Stacey searches for strategies to stop urban sprawl to prime land

Stacey searches for strategies to stop urban sprawl to prime land

Life & Style
CHINA INSIGHT: James Stacey, Strathalbyn, on his Nuffield tour in China, where he observed the pressures on prime agricultural land near urban centres.

CHINA INSIGHT: James Stacey, Strathalbyn, on his Nuffield tour in China, where he observed the pressures on prime agricultural land near urban centres.

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A STRATHALBYN farmer is working to help protect some of the nation's most productive farmland for future generations, against the threat of urban sprawl.

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A STRATHALBYN farmer is working to help protect some of the nation's most productive farmland for future generations, against the threat of urban sprawl.

James Stacey received a Nuffield scholarship, with support from Primary Producers SA, in 2018 to research ways different countries are dealing with this issue.

He said the idea for the report first came to him as he was driving through Mount Barker.

"They'd just had 1300 hectares of land rezoned for housing and a lot of that was very productive horticultural land," he said. "I was fairly frustrated with that."

He said the same issue was being repeated on the edge of several major cities, including horticultural areas north of Adelaide and the Mornington Peninsula near Melbourne.

"About half of Melbourne's horticulture production is on the outskirts of Melbourne," he said.

"But based on current growth rates, by 2050, only 18 per cent will still be there."

James said he was initially looking at ways for producers on these prime areas to maximise profits.

But he said many were already very profitable, with a good customer and labour base so close by.

"Planning issues were the biggest issue," he said.

"Once even a highly-profitable farm is re-zoned, the land values rise and rates go up until they're forced to sell land."

He found some good examples of ways to tackle this in his travels.

In Oregon, United States, if land for housing is required, the University of Oregon will look at the least valuable land for agriculture and use that instead.

In the Netherlands, farmers are given 15 years warning if their farms will be needed for housing and are compensated directly, rather than developers getting the benefits of the increased land value.

There were also some more extreme examples.

He said China has a goal to retain 85pc of its productive agricultural land with rural villages sometimes relocated into high-rise buildings for a smaller footprint.

In British Columbia, a policy since 1976 means the population has been able to grow, although with a population density of 4500 people per square kilometre, compared to the density in Sydney and Melbourne that is more like 800 people/sqkm.

"We can still grow the population and keep agricultural land," he said.

He said the SA government had also introduced legislation in 2017, which would help protect key areas such as the Barossa Valley and McLaren Vale.

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Regions offer better options than urban sprawl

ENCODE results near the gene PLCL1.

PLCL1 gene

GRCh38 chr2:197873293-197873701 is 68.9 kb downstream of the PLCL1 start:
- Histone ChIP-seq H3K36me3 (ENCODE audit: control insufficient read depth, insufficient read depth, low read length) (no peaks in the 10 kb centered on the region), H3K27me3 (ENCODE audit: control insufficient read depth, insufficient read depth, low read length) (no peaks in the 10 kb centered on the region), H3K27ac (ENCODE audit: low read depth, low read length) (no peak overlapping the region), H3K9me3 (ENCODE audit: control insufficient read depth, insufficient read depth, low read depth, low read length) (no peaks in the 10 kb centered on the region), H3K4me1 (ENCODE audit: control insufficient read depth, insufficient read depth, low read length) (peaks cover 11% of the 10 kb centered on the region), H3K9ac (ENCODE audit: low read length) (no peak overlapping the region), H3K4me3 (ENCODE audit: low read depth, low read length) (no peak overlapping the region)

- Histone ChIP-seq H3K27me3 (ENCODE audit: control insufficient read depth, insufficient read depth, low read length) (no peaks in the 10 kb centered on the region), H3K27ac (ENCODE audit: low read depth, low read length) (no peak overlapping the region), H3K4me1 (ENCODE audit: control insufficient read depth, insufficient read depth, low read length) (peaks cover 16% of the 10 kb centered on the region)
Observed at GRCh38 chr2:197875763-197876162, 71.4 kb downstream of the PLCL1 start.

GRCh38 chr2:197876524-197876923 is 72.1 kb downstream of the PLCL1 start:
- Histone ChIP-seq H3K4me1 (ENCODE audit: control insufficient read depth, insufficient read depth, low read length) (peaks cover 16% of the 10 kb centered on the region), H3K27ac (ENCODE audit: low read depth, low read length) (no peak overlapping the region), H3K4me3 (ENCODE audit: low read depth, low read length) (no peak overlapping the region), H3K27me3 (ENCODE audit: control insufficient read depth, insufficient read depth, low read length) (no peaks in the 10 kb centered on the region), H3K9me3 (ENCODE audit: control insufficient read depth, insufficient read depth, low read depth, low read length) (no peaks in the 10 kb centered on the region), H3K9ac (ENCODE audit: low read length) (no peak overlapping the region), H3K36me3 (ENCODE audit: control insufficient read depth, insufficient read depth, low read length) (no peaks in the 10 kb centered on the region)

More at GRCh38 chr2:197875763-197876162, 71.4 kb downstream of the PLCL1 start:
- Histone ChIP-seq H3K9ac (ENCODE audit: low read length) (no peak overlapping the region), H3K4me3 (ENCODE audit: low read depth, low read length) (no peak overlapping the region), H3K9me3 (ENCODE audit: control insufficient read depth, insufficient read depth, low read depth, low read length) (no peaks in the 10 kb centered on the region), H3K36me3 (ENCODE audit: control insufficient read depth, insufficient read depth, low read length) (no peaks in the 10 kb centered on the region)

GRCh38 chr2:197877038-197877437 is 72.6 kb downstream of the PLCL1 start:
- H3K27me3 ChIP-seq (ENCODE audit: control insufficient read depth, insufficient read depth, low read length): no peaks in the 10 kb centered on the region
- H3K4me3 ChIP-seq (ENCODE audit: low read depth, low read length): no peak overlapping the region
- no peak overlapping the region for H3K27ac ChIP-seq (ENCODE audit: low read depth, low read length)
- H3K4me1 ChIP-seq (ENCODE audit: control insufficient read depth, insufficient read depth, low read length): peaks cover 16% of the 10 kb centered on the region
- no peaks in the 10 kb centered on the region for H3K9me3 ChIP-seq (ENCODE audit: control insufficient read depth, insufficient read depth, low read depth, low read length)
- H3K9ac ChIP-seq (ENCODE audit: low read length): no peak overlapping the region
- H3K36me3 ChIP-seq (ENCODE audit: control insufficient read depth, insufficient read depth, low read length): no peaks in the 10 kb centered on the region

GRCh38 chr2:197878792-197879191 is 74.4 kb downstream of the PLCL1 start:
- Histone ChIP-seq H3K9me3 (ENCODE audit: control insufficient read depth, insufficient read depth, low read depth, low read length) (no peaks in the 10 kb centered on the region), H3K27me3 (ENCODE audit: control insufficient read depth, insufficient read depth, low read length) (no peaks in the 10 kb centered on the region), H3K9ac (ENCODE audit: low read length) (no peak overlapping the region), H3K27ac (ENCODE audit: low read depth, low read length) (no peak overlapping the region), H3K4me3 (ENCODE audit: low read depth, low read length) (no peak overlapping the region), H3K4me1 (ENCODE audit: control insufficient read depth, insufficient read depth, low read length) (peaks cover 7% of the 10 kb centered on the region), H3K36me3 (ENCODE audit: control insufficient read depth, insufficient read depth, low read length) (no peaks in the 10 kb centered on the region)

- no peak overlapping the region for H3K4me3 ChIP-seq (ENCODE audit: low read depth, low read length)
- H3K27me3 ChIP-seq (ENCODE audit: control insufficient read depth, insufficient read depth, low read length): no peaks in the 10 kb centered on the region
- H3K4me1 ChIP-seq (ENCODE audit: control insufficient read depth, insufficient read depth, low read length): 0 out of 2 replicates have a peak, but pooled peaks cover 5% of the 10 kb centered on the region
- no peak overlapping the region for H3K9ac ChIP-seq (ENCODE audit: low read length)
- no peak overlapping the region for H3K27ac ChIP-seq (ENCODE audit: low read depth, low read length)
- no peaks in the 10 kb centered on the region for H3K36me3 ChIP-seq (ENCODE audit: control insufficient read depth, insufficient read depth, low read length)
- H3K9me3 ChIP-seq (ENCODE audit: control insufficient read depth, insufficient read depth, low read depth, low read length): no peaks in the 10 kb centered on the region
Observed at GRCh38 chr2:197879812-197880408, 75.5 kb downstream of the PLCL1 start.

James said there were also other regions not doing this well, such as Idaho, US, which is one of the world's biggest seed producers for carrots and potatoes.

He said the Meridian region had grown its population from 10,000 to 100,000 in 15 years, mostly at the expense of prime land.

He said while there had been pushback in Australia to higher density populations, the population was also changing.

"A lot of people migrating to Australia are from countries that have higher density urban living, so the argument that all Australians want a quarter-acre block and big backyard is not accurate anymore," he said.

He said in New Zealand, many food producers moved to the South Island away from an expanding Auckland and found they did not have enough staff.

"Intensive agriculture needs people, if you move too far from people, it doesn't work," he said.

James said this was an important issue and governments needed to start addressing this as they planned for future population growth.

He says the coronavirus pandemic shows how important to food security it is to have food produced close to urban areas.

"If we push ag too far away from where people live, we can't get suitable staff to harvest crops and bring them to market," he said.

Travelling the world has helped James to refine and grow his business.

As part of his trip, he visited several countries, including the Netherlands, United States, United Kingdom, Germany, New Zealand, Canada and China, gaining insight into a number of different operations.

While his research was based on assessing strategies for managing urban sprawl and agriculture, he said there was also chances to learn from a wide range of operations.

"it might not be the topic you study that you get the most out of," he said.

"It is a brilliant opportunity to look around the world and spend time out of your business

"You see some businesses, and even if they're not in your field, you can take something away from them.

"The opportunity to see the world, and the people you meet, is amazing."

Making the most of their proximity to the Adelaide Hills, and other peri-urban areas, James and his wife Rachael, and children Zac, Ashton and Tiana, have refocused their business on producing lucerne and small bale hay for the horse market.

James said this had doubled in size in the past 12 months and he expects it to grow at least that again in the next 12 months.

"We've focused more on the opportunities available to us," he said.

  • Details: The 2021 Nuffield Scholarship program is on hold but will open in September. Visit nuffield.com.au

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